herrildI’m always a bit intrigued when someone comes up with a new technology solution for an old problem.  If that solution is riding a particular technology trend I’m even more intrigued so when I saw PR material that a start up was creating a “platform” for linking agents, singers and casting personnel in the classical music business I wanted to find out more.  Yesterday I spent some time with Danish tenor and entrepreneur Sune Hjerrild to find out what was all about.

It’s a subscription based service built around two principles:

  • delivering data about what’s going on in the industry thus creating transparency
  • connectivity – allowing for a seamless booking process

The first of these is based on acquiring the assets of which has been around for a few years and is an invaluable source of information for people like me who have questions like:

  • How often and where has Weill’s Mahagonny been performed in the last five years?
  • What are the most performed operas in North America?… and so on

The second piece, which already exists, is a sort of LinkedIn for the classical music world allowing people and organisations to create personal pages and so on.

Truelinked aims to create a genuine “platform” by combining the two with some added features.  It’s an interesting challenge.  Theory (or at least conventional wisdom) says that a platform has two core components; unique information for facilitating transactions and a “core transaction” that involves money changing hands where the platform rakes off a percentage.  Uber and AirBnB are perhaps the best examples.  The “unique information” piece is clear here.  The “core transaction” is the booking of singers etc.  There’s no plan though (at least for now) to get involved in the financial side of that so there’s no rake off.  The monetization model is a subscription based one.  Arts organisations will “pay to play” as they do with Operabase now.  Most singer functions will be free while agents will work on a Freemium model; basic services for free with options one pays for.  I can’t see that having the potential of a “rake off” model but there’s no obvious reason why it can’t support a viable business.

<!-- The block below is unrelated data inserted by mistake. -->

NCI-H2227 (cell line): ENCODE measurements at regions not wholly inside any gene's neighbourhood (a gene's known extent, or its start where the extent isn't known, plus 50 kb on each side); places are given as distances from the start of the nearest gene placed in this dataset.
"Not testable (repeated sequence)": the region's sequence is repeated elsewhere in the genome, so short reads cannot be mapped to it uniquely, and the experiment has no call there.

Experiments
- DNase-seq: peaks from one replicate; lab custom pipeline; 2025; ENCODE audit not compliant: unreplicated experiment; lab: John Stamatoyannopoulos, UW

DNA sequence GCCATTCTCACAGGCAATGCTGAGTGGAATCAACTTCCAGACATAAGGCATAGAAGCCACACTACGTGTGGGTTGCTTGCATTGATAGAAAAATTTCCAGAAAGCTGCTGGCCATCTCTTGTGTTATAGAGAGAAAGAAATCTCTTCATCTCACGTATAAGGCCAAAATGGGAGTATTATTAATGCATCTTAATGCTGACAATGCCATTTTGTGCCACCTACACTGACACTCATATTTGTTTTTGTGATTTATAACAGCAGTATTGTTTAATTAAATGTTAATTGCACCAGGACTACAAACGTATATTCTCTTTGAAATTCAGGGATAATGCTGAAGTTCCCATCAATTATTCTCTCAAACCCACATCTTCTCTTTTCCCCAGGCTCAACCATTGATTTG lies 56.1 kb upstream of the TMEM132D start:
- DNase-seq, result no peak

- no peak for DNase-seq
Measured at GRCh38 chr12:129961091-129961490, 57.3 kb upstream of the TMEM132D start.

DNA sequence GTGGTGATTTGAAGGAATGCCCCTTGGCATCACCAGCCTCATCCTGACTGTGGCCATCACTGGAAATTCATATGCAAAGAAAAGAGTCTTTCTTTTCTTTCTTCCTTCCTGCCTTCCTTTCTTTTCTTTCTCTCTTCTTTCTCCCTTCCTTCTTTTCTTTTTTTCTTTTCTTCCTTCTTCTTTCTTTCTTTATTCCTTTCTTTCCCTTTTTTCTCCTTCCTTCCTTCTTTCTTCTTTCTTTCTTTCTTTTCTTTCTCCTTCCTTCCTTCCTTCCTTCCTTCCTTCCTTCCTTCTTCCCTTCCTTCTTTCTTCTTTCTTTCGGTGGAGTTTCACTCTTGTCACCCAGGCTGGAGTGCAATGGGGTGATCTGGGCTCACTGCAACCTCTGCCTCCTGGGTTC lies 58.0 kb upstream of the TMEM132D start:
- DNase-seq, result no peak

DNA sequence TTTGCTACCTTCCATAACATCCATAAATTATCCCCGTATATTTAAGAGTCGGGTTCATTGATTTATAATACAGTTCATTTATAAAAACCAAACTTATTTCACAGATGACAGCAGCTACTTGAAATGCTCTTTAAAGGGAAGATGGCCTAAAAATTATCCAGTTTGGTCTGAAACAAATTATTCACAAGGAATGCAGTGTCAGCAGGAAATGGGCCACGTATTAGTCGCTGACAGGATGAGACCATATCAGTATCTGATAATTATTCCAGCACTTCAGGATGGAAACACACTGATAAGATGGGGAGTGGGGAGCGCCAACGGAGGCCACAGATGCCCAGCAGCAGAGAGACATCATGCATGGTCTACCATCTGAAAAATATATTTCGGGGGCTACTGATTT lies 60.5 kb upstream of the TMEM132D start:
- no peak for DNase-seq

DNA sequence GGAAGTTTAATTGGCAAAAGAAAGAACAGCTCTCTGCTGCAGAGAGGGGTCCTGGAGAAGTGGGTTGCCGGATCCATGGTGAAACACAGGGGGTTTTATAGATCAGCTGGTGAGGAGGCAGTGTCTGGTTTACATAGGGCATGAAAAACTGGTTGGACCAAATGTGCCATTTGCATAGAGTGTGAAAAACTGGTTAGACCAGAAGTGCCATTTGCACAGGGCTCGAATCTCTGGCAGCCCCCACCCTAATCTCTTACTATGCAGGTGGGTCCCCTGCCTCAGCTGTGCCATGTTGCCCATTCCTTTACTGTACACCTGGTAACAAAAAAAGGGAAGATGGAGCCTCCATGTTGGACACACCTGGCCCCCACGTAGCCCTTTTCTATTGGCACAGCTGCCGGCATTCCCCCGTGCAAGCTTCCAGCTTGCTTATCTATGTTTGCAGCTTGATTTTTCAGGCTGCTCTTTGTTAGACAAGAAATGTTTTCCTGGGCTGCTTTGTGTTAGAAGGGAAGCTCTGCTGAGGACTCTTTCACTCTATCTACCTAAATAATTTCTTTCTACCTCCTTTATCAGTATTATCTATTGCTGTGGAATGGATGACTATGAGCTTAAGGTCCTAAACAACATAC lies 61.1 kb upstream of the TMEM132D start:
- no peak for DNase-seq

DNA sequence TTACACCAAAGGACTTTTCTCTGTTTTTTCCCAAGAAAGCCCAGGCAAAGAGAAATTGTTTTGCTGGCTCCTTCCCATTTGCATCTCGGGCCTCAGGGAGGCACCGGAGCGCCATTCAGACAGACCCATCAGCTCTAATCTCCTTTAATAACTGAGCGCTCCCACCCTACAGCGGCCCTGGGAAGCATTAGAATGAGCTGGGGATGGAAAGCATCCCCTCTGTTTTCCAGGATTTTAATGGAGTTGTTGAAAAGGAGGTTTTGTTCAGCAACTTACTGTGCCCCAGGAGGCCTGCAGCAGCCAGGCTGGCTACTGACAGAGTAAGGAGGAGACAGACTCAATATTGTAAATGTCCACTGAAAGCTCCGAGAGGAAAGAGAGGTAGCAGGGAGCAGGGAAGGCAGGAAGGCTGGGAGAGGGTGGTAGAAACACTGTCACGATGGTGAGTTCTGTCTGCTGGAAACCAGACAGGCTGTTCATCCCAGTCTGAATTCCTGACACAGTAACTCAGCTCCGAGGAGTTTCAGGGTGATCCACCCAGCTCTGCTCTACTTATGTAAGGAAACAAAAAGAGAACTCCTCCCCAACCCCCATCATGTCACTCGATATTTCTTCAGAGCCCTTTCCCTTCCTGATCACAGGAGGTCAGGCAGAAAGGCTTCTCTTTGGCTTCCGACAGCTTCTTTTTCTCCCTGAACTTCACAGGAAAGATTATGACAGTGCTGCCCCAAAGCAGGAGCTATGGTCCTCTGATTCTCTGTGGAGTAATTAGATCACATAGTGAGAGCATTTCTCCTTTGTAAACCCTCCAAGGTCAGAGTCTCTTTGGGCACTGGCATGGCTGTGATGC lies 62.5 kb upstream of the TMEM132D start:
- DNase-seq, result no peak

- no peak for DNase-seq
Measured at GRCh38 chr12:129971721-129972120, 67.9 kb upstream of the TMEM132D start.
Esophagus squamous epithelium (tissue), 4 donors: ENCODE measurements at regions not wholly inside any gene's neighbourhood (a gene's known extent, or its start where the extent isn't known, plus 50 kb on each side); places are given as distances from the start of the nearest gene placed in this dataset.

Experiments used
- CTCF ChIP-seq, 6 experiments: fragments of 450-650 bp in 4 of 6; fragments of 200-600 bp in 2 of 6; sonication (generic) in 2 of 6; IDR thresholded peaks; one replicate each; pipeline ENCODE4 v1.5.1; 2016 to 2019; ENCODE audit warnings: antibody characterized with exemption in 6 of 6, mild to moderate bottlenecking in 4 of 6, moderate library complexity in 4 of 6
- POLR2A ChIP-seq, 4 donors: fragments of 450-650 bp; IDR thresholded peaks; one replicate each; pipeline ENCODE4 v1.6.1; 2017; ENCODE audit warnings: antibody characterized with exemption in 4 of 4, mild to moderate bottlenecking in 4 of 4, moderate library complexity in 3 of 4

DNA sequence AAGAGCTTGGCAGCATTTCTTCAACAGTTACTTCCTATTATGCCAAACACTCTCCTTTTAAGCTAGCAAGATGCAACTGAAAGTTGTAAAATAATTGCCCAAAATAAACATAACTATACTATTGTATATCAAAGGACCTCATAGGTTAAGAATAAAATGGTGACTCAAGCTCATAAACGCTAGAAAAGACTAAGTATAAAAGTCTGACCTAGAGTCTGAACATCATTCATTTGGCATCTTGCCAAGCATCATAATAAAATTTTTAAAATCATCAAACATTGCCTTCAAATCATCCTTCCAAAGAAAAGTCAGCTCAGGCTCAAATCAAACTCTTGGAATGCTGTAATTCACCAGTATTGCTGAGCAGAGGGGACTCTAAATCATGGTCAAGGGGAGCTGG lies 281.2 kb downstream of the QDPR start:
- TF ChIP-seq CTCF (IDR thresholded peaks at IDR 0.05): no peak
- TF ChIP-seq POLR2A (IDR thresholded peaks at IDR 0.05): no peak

Will the industry buy it?  We discussed that at length.  The value proposition for a company seems fairly clear.  It becomes easier to research who has sung what where.  I’ll certainly be interested to see just how sophisticated that search function becomes.  With Operabase it’s fairly rudimentary but that can be fixed.  Not only would that make it easier to draw up short lists for casting and if the database also showed when singers were available or not then so much the better.  And think about “jump ins”.  The advantage of a “one stop shop” for finding singers with the means to contact their agents seem obvious to me.

Then there’s the international growth of opera.  If opera is flatlining, or worse, in its traditional markets it’s growing in places like China where the companies may not have established networks and expect to do business electronically.  It’s also fair to say it’s had support, in principle, from traditional markets too.  Kasper Holten is on record as being a fan for example.

So can the allure of global connectedness overcome the charms of a traditional old boys network?  We’ll see.  Integration of Operabase into Truelinked is scheduled to be complete this month.


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